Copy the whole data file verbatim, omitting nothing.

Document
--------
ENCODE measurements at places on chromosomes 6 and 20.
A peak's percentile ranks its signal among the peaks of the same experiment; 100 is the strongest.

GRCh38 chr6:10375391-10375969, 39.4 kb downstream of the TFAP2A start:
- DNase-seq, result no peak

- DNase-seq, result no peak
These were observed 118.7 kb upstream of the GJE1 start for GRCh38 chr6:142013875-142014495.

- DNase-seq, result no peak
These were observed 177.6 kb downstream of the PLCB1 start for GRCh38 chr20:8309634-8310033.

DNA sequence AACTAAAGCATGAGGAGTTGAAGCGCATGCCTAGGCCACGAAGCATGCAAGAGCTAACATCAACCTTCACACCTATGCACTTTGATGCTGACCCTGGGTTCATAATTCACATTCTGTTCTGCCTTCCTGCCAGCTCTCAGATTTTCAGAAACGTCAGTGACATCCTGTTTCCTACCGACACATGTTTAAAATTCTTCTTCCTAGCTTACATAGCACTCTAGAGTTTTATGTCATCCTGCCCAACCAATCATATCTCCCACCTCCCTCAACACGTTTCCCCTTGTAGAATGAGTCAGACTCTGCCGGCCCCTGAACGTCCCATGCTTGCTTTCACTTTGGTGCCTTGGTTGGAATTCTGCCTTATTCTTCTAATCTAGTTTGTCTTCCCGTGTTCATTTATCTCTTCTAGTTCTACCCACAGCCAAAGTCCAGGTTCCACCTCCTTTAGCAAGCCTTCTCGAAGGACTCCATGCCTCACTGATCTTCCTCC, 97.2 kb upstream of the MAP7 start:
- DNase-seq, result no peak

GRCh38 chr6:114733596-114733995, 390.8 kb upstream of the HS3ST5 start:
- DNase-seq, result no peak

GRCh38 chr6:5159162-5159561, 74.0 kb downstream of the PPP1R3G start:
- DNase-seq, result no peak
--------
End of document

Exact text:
ENCODE measurements at places on chromosomes 6 and 20.
A peak's percentile ranks its signal among the peaks of the same experiment; 100 is the strongest.

GRCh38 chr6:10375391-10375969, 39.4 kb downstream of the TFAP2A start:
- DNase-seq, result no peak

- DNase-seq, result no peak
These were observed 118.7 kb upstream of the GJE1 start for GRCh38 chr6:142013875-142014495.

- DNase-seq, result no peak
These were observed 177.6 kb downstream of the PLCB1 start for GRCh38 chr20:8309634-8310033.

DNA sequence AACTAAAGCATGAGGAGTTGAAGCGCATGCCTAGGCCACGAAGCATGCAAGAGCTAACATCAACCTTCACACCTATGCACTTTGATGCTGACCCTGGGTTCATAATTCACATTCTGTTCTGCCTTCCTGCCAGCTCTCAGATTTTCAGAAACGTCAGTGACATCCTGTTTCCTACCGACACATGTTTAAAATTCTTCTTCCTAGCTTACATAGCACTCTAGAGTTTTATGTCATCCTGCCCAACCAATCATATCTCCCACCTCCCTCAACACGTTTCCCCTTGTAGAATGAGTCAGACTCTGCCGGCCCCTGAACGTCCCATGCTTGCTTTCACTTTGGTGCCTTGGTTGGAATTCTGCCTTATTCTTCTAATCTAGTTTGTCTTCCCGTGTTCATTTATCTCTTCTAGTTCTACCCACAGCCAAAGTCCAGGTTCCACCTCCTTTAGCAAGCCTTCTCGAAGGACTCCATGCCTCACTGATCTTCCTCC, 97.2 kb upstream of the MAP7 start:
- DNase-seq, result no peak

GRCh38 chr6:114733596-114733995, 390.8 kb upstream of the HS3ST5 start:
- DNase-seq, result no peak

GRCh38 chr6:5159162-5159561, 74.0 kb downstream of the PPP1R3G start:
- DNase-seq, result no peak